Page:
The first 3D graphics cards appeared 25 years ago and since then their power and complexity have grown at a scale greater than any other microchip found in a PC. In going from one million to billions of transistors, smaller dies, and consuming more power, the capabilities of these behemoths is immeasurably greater, but what can we learn about efficiency?

    By Nick Evanson on

  • TechSpot's Annual Guide to Buying a Used Graphics Card

    If your gaming PC is in desperate need of a GPU upgrade and you want to save as much money as possible, strap yourself in, this is the guide for you. For the past weeks we've been gathering data for about 80 AMD and Nvidia graphics cards. We've tested them all in 3 representative games using 2 quality presets each, and for the sake of our sanity, limited testing to 1080p performance.

    By Steven Walton on

  • Anatomy of a CPU

    The CPU is often called the brains of a computer, and just like the human brain, it consists of several parts that work together to process information. In today's explainer, we'll go over the key elements that make up a CPU and how they all work together to power your computer.

    By William Gayde on

  • Resident Evil 3 Benchmarked

    Resident Evil 3 is a remake of the PlayStation original released back in 1999, with brand new graphics and reimagined gameplay mechanics. But today we won't delve any deeper on that, but check out how the game performs on PC using a variety of GPUs tested at 1080p, 1440p and 4K.

    By Steven Walton on

  • Ryzen 5 3600 vs. 3600X: Which should you buy?

    We were among the first to review the Ryzen 5 3600 and at $200 we found the 6-core, 12-thread processor a crankin' good deal. In short, it murders the 9600K in core-heavy productivity benchmarks and was right there for the gaming tests. But without question the most popular question we received afterwards was: should you buy the Ryzen 5 3600 or the 3600X?

    By Steven Walton on

  • DOOM Eternal Tested on Low-end Graphics Cards

    Doom Eternal keeps receiving praises so we've doubled down on testing by benchmarking 40 GPUs at 1080p using the low quality preset. This works out to be a good guide for gamers who haven't upgraded GPUs in several generations or as a second-hand GPU guide for Doom Eternal.

    By Steven Walton on

  • How ARM Came to Dominate the Mobile Market

    Whenever you think of mobile computing hardware, ARM is likely the first company that comes to mind, or it should be. While historically Intel has been recognized as the leader in chip making, for years ARM slowly carved into a niche that eventually reached an inflection point, where computing devices no longer needed to be faster, but they needed to be more efficient and portable.

    By William Gayde on

  • DOOM Eternal PC Graphics Benchmark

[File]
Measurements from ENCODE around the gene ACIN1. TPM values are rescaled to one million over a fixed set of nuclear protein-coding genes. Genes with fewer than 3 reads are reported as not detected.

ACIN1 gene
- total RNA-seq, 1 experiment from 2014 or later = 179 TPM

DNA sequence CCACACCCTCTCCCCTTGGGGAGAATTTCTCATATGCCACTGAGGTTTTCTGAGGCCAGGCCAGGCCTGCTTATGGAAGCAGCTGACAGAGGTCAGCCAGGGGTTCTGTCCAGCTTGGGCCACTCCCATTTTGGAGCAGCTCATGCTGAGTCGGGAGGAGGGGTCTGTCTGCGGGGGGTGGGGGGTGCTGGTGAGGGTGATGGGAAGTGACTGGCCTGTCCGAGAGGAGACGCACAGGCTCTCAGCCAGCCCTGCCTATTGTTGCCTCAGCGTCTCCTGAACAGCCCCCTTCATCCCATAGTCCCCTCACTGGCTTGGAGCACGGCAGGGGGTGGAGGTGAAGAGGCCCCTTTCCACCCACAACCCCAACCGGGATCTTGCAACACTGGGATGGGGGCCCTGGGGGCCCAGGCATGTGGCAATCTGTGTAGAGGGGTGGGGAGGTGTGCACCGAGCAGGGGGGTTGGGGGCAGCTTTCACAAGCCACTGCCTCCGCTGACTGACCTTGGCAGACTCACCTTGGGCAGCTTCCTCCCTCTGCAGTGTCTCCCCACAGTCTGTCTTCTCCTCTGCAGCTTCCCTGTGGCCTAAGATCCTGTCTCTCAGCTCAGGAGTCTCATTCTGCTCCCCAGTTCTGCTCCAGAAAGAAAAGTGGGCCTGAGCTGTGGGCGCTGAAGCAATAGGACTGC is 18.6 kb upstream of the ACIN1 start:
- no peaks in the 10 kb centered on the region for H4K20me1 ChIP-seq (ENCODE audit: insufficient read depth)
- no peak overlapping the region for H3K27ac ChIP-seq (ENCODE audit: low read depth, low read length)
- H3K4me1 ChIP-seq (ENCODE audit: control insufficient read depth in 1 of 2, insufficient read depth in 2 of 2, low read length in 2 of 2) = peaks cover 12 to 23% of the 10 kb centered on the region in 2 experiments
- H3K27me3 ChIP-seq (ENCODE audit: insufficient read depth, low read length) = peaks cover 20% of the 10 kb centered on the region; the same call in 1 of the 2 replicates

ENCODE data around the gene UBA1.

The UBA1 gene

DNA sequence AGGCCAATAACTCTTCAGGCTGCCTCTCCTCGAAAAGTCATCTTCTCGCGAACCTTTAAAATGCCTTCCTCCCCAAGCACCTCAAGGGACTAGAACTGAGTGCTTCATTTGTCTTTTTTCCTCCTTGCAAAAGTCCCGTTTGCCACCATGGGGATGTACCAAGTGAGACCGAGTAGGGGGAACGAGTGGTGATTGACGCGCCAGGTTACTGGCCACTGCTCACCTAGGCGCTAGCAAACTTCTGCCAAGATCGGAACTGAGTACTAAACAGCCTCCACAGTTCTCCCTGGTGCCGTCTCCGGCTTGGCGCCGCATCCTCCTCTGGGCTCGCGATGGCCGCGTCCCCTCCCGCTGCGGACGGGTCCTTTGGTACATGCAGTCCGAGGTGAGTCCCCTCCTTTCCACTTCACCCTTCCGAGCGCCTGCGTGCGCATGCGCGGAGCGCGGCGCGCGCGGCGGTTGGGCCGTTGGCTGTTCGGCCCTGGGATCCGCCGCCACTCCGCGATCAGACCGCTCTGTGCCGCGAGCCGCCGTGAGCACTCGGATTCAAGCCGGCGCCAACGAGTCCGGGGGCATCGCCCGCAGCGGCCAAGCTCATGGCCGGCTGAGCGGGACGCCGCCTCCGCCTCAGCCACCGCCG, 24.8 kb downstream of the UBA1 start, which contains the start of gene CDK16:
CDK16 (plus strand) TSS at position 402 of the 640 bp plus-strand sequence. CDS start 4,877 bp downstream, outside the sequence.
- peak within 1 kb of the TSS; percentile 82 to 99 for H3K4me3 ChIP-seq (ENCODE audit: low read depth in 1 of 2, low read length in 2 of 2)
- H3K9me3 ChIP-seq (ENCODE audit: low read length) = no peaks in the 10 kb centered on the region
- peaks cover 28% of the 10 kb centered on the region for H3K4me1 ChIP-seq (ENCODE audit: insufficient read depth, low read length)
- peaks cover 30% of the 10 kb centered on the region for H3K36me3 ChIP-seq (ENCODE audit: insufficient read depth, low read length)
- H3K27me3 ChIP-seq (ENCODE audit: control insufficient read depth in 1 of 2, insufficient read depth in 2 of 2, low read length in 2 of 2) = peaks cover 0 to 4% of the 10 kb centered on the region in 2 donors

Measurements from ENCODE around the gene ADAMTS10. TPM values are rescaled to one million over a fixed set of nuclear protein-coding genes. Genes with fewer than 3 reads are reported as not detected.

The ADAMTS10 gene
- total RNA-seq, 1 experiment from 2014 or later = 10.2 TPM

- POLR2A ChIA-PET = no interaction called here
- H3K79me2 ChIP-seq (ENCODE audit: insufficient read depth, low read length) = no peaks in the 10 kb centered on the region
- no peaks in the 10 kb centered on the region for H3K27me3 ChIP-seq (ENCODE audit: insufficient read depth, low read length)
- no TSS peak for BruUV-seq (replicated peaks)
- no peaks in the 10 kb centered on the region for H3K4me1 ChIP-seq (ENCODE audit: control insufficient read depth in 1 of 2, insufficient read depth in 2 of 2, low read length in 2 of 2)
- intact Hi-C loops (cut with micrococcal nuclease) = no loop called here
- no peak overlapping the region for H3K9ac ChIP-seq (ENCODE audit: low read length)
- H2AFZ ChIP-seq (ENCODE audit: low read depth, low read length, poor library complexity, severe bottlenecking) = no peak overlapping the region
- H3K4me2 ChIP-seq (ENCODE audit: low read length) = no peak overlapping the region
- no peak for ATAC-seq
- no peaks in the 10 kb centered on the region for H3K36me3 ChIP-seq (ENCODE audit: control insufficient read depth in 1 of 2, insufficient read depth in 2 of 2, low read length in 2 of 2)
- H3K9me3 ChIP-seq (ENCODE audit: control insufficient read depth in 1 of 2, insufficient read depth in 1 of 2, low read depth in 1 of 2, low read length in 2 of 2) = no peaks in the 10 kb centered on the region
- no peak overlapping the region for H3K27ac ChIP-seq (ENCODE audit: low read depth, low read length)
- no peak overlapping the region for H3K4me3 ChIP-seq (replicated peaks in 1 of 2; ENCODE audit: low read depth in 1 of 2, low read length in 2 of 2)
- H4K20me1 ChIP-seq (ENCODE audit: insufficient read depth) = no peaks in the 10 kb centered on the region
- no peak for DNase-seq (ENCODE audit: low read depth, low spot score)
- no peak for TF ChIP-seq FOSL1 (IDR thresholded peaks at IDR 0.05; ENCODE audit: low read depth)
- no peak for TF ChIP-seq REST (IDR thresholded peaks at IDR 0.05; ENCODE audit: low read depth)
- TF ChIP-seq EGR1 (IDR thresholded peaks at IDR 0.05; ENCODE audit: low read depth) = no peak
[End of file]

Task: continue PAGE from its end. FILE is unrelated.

Doom Eternal is the series' latest demon-killing romp, bringing more weapon variety, a plethora of new demons to face off against, and exciting new environments to explore. Today we're taking 25 graphics cards to see how they perform in Doom Eternal using the latest optimized GPU drivers.

    By Steven Walton on

  • 25 Great Games You Can Play on Laptops and Budget PCs

    We often talk about the latest and greatest graphics cards and playing games at the highest settings, but there are times when that's simply not an option. In times like these, it's nice to have a library of fun games that won't melt our processors. That's why we've compiled this list of 25 great (but less demanding) games we can wholeheartedly recommend.

    By Cal Jeffrey on

  • Anatomy of a Graphics Card

    Almost every desktop PC has one. They have billions of transistors, can use hundreds of watts of power, and can cost over a thousand dollars. They are masterpieces of electronic engineering and generate extremes in product loyalty and disdain... and yet the number of things they normally do can be counted one just one hand. Welcome to the world of graphics cards!

    By Nick Evanson on

  • Threadripper 3990X TRX40 VRM Torture Test feat. Asus ROG Zenith II Extreme Alpha

    Today we're going to perform some AMD TRX40 motherboard VRM thermal testing using the powerful 64-core Threadripper 3990X. To apply load we're using Blender with the system running at stock and overclocked to 3.8 GHz. The typical power draw for this system is around 450 watts, but once overclocked we are hitting as much as 850 watts. Toasty!

    By Steven Walton on

  • 15+ Titles Every PC Gamer Should Own

    There are thousands upon thousands of PC games out there, and hundreds of good ones. However, some have stood out over the years, and cemented themselves as absolute must-haves in their respective genres. These are 15 titles we feel every PC gamer should have in their digital library.

    By Cohen Coberly on

  • Nvidia DLSS in 2020: Stunning Results

    We've been waiting to reexamine Nvidia's Deep Learning Super Sampling (DLSS) for a long time and after a thorough new investigation we're glad to report that DLSS 2.0 technology works. The upscaling power of the newer AI-driven algorithm is remarkable and gives Nvidia a real weapon for improving performance with virtually no impact to visuals.

    By Tim Schiesser on

  • Anatomy of a Storage Drive: Optical Drives

    You don't have to use magnetism or electrical charge to store data. It can be done using light, or more rather, the reflection of it. Okay, if you want to be really specific, it's done using the interference of infrared and visible electromagnetic waves, but let's not worry too much about that!

    By Nick Evanson on

  • Anatomy of a Storage Drive: Solid State Drives

    Just as transistors revolutionized computers, by increasing the speed at which circuits could switch and perform math operations, the use of semiconductor devices in storage devices was aimed at producing the same outcome. Lets dissect SSDs.

    By Nick Evanson on